My latest Publishers Weekly column, "The Price Is Right," looks at the Amazon-Macmillan price dispute as a fight between two strategies for maximizing profit: price discrimination (getting the most out of each customer) and demand elasticity (sacrificing some per-customer revenue to sell to more people) and how these two strategies are challenged by the nature of digital goods and complexified by proprietary formats and DRM:
Everyone with a product to sell practices both price discrimination and demand elasticity in varying degrees. But when the product you're selling is digital, the correct ratio of one to the other becomes a lot harder to calculate. If you're selling hard goods, whether books, shovels, or coffee beans, the math is easy: you can't make money if you drop your price below the marginal cost of production. But digital goods, like e-books, have almost no marginal costs. Things like credit card processing fees, electricity and bandwidth, and a few other considerations keep the cost from truly falling to $0, but the low marginal cost of selling digital copies opens up some very exciting possibilities for publishers. Could the pool of people willing to buy books--the total number of regular readers--be increased by dropping the price? And could that increase in new customers be large enough to offset losses from smaller margins? Amazon clearly thinks so.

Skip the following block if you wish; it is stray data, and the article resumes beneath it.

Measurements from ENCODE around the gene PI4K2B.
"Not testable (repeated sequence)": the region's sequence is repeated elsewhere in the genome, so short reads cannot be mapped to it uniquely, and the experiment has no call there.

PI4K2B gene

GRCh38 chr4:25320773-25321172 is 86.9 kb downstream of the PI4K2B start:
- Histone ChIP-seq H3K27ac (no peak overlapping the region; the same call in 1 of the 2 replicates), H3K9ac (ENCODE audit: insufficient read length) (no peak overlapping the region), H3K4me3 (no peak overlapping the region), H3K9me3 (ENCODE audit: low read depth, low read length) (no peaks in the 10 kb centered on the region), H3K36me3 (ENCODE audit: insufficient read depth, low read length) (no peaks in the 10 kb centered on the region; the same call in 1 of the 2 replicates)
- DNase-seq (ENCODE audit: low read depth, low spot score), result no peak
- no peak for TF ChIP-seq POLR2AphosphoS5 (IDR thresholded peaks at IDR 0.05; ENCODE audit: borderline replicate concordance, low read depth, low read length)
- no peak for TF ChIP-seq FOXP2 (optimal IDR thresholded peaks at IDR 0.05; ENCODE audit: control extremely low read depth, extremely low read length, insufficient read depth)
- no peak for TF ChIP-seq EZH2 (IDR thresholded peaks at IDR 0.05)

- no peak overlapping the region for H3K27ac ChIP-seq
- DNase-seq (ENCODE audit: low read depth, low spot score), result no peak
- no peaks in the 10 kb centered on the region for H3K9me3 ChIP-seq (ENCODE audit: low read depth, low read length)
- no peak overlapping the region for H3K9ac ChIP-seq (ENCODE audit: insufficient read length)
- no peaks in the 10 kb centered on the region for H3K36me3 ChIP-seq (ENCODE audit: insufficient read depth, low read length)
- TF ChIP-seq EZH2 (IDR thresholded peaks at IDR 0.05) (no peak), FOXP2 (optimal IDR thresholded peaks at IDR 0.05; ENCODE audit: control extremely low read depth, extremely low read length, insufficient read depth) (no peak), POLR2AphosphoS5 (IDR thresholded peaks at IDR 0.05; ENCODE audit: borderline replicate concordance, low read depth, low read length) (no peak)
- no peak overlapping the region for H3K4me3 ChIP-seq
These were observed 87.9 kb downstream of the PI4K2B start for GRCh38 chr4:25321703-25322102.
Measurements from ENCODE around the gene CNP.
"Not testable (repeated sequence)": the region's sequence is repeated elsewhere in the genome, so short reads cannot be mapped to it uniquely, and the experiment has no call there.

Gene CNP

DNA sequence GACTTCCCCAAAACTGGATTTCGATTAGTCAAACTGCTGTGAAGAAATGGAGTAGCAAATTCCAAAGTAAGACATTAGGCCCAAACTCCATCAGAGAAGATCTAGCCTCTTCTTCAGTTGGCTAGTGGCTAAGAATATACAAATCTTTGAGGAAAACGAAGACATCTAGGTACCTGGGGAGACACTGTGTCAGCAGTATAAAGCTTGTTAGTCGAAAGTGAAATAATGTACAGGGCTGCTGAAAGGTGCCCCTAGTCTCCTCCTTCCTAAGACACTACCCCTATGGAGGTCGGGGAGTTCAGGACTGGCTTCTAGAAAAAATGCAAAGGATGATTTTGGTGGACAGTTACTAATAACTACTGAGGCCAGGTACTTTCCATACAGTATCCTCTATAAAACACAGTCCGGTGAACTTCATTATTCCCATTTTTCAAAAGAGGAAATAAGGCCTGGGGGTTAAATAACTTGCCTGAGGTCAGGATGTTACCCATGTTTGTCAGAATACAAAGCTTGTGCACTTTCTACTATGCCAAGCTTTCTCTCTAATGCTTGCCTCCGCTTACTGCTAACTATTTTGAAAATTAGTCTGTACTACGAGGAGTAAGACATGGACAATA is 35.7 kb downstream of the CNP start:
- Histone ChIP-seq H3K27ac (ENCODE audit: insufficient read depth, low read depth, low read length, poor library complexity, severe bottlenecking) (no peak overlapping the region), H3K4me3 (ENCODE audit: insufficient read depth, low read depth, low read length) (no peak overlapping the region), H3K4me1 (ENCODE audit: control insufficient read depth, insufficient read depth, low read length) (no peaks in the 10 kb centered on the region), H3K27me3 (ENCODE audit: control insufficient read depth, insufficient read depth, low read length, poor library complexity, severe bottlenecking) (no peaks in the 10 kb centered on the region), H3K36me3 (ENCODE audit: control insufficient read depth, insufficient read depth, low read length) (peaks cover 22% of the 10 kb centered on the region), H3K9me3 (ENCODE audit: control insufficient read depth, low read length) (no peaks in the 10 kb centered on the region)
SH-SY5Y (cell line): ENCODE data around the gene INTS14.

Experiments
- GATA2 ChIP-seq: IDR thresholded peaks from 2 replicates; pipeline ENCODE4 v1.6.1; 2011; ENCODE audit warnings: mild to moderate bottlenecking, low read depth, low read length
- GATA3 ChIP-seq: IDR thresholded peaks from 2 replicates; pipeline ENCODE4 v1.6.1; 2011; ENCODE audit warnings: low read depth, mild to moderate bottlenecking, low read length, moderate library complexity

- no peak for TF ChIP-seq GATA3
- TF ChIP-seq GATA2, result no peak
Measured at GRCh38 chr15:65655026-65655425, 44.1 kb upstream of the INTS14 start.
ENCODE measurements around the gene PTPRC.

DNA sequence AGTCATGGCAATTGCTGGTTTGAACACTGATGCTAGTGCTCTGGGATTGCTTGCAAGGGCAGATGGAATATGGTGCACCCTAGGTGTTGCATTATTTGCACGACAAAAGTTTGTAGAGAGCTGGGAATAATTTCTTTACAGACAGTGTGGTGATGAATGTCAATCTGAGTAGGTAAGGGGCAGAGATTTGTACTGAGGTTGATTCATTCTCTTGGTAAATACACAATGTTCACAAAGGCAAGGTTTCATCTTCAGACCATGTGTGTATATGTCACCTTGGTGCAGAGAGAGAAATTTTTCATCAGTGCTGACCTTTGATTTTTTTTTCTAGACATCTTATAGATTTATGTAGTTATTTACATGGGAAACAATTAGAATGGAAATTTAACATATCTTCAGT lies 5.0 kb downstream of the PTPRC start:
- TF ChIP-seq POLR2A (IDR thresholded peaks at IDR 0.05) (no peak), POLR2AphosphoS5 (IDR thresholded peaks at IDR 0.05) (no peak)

But pricing and profit-maximizing strategies aren't the whole story. Consumer electronics buyer demographics tilt heavily to the coveted 18-34-year-old who'll buy anything slim with an eggshell finish. Turning those big spenders into readers is an exciting prospect for anyone who cares about bringing in new business--and Macmillan executives are keenly aware of the opportunity e-books represent for turning nonreaders into new customers. Tom Doherty, publisher of Macmillan's Tor imprint (Tor publishes my novels), is positively luminous on the importance of inducting nonreaders into the practice of regular reading. And there's no bookseller on earth with more nonreader customers than Amazon, which, in addition to books sells everything from server space to freeze-dried steaks, sex toys, and uranium ore.
Solid Oak Sketches has filed copyright registrations in the tattoo designs that decorate the bodies of some of basketball’s biggest stars (LeBron James, Kobe Bryant, Kenyon Martin, DeAndre Jordan, Eric Bledsoe, etc), and has sued Take-Two Software, maker of NBA 2K16 and other basketball video games, for reproducing tattoos as part of the likenesses of […]
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